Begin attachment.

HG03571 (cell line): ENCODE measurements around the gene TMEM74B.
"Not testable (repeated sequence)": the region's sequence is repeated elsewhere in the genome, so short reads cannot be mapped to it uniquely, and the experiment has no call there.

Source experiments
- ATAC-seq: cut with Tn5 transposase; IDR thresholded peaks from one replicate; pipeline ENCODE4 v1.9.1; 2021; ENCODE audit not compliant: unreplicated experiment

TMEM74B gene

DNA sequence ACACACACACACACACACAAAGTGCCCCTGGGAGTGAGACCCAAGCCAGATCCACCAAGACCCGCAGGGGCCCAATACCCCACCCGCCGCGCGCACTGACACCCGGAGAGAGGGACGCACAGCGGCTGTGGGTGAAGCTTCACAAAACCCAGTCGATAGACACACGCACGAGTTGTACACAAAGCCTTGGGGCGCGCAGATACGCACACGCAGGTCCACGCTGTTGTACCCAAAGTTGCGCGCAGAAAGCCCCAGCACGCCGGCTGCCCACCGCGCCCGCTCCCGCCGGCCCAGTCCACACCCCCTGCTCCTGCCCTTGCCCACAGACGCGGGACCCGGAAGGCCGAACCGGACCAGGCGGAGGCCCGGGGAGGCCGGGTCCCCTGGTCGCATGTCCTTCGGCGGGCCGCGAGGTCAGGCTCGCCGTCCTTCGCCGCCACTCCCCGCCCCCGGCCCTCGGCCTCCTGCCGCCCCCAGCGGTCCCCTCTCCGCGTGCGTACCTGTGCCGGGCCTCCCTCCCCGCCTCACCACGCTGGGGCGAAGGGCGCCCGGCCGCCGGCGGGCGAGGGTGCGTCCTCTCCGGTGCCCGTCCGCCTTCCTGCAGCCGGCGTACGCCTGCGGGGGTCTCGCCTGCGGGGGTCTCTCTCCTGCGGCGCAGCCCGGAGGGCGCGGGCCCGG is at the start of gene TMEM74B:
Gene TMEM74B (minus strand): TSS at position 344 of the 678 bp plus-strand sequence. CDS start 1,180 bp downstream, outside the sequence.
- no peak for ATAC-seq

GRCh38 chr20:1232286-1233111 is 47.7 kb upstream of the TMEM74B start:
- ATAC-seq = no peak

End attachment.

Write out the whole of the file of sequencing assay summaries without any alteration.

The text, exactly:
HG03571 (cell line): ENCODE measurements around the gene TMEM74B.
"Not testable (repeated sequence)": the region's sequence is repeated elsewhere in the genome, so short reads cannot be mapped to it uniquely, and the experiment has no call there.

Source experiments
- ATAC-seq: cut with Tn5 transposase; IDR thresholded peaks from one replicate; pipeline ENCODE4 v1.9.1; 2021; ENCODE audit not compliant: unreplicated experiment

TMEM74B gene

DNA sequence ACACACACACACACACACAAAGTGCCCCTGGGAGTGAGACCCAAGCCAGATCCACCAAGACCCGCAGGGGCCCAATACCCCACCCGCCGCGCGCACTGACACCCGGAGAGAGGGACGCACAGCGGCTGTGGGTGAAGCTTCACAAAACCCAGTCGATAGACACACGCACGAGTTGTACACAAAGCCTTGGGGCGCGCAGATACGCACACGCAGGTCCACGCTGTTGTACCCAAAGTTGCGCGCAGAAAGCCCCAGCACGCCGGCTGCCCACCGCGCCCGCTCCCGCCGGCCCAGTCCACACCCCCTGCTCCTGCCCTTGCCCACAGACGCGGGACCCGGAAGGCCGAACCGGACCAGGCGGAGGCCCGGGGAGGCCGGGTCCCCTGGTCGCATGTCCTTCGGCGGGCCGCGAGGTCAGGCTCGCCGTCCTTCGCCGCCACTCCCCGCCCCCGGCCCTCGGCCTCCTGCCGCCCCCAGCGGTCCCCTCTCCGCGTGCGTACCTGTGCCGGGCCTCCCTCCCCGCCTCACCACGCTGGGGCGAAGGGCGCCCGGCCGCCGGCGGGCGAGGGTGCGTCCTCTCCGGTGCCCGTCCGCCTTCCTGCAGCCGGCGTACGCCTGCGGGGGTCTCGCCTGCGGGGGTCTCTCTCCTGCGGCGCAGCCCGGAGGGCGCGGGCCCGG is at the start of gene TMEM74B:
Gene TMEM74B (minus strand): TSS at position 344 of the 678 bp plus-strand sequence. CDS start 1,180 bp downstream, outside the sequence.
- no peak for ATAC-seq

GRCh38 chr20:1232286-1233111 is 47.7 kb upstream of the TMEM74B start:
- ATAC-seq = no peak